Talk with your doctor or pharmacist about the best OTC medicines for you, based on your symptoms and medical history.

People who develop a mild-to-moderate case of COVID-19 and who are at high risk of more severe disease may be candidates for monoclonal antibody drugs that target a SARS-CoV-2 protein. These drugs have emergency use authorization because clinical trials show they can reduce emergency room visits and hospitalizations.

People with severe symptoms may require treatment in a hospital to recover safely. Treatment still focuses on relieving symptoms and staff will monitor closely for potential complications. They can also provide more supportive treatments, such as IV (intravenous fluids), steroids, biologics, and supplemental oxygen. There are many COVID-19 drugs in clinical trials, and some have emergency use authorization. If you or a loved one is hospitalized for COVID-19, ask the doctor about clinical trial drugs.

What are the potential complications of a coronavirus infection?

Most coronavirus infections result in mild to moderate disease. This is true even for the novel COVID-19 coronavirus. However, severe disease is possible, particularly for the elderly and those with underlying medical conditions.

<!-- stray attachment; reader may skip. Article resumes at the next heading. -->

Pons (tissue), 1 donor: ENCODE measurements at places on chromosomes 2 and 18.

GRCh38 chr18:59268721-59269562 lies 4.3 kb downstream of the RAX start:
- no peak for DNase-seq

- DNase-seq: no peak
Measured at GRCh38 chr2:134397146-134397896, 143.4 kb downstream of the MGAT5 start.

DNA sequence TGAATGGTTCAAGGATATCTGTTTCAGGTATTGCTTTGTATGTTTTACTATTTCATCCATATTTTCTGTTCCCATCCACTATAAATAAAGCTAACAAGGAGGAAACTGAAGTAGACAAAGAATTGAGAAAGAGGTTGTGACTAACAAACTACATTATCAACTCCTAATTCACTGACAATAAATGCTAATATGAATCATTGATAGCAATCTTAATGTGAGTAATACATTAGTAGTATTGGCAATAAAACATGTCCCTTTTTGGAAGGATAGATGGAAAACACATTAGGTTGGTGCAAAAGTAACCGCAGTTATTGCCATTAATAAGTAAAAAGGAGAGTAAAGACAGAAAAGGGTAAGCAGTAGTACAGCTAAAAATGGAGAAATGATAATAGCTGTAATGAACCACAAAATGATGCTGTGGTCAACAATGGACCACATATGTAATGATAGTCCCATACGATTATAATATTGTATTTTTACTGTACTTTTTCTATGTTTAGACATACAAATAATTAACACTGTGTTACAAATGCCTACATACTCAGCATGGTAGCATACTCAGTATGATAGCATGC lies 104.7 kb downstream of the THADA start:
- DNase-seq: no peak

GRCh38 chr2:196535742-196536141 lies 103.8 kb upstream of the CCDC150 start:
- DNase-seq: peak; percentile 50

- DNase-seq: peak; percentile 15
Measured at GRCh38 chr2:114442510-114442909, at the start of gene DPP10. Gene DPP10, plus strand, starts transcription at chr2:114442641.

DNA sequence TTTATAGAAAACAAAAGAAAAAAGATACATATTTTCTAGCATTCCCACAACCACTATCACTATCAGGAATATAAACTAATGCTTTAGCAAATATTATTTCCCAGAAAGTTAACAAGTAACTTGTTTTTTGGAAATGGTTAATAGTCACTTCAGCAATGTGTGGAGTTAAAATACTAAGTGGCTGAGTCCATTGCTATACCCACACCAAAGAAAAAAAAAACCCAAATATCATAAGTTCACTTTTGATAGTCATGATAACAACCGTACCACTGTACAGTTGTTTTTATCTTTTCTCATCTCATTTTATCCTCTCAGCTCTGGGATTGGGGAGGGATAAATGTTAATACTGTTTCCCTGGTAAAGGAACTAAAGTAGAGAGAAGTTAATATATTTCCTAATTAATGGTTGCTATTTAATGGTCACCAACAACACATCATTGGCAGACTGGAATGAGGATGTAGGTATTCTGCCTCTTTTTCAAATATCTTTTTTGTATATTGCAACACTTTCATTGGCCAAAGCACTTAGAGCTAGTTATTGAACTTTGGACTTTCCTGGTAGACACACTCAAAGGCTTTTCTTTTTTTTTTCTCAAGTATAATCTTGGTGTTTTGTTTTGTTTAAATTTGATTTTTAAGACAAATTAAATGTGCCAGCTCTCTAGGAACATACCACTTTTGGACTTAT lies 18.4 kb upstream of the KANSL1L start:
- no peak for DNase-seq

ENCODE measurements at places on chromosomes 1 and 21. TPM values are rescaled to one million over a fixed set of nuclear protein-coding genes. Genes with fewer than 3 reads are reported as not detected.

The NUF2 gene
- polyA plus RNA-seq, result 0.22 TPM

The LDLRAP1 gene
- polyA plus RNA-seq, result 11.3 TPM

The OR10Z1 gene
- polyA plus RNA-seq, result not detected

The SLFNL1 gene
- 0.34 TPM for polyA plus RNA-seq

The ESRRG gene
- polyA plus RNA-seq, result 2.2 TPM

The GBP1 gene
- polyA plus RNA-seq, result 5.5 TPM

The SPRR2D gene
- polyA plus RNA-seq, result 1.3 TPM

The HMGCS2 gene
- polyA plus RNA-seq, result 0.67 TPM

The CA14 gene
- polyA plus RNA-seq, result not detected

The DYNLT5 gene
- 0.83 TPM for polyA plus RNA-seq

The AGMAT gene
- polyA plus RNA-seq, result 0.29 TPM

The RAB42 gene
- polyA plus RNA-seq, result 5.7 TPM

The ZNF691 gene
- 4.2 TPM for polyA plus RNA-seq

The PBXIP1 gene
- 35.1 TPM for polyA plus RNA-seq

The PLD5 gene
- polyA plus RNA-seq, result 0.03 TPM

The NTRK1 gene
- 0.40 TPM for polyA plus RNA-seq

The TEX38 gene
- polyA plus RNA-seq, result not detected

The common coronaviruses (229E, NL63, OC43, HKU1) can cause bronchitis and pneumonia in these populations. COVID-19 can cause serious and potentially fatal respiratory distress and critical disease in high-risk groups. If you are at high risk of complications from a coronavirus infection, talk with your doctor about signs and symptoms that should prompt you to seek medical care.

Was this helpful?
  1. United States COVID-19 Cases and Deaths by State Updated August 28, 2020. Centers for Disease Control and Prevention.
  2. About MERS. Centers for Disease Control and Prevention.
  3. Coronavirus. Yale Medicine.
  4. Coronaviruses. National Foundation for Infectious Diseases.
  5. Coronaviruses. National Institute of Allergy and Infectious Diseases.
  6. Coronaviruses Have Been Around For Centuries: What Differentiates COVID-19? Cleveland Clinic.
  7. COVID-19: People at Increased Risk of Severe Disease, Older Adults.
  8. COVID-19, MERS and SARS. National Institute of Allergy and Infectious Diseases.
  9. Human Coronavirus Types. Centers for Disease Control and Prevention.
  10. Severe Acute Respiratory Syndrome (SARS). Centers for Disease Control and Prevention.
  11. Coronavirus (COVID-19) Update: FDA Authorizes Monoclonal Antibody for Treatment of COVID-19. Food and Drug Administration.
Medical Reviewer: William C. Lloyd III, MD, FACS
Last Review Date: 2020 Sep 10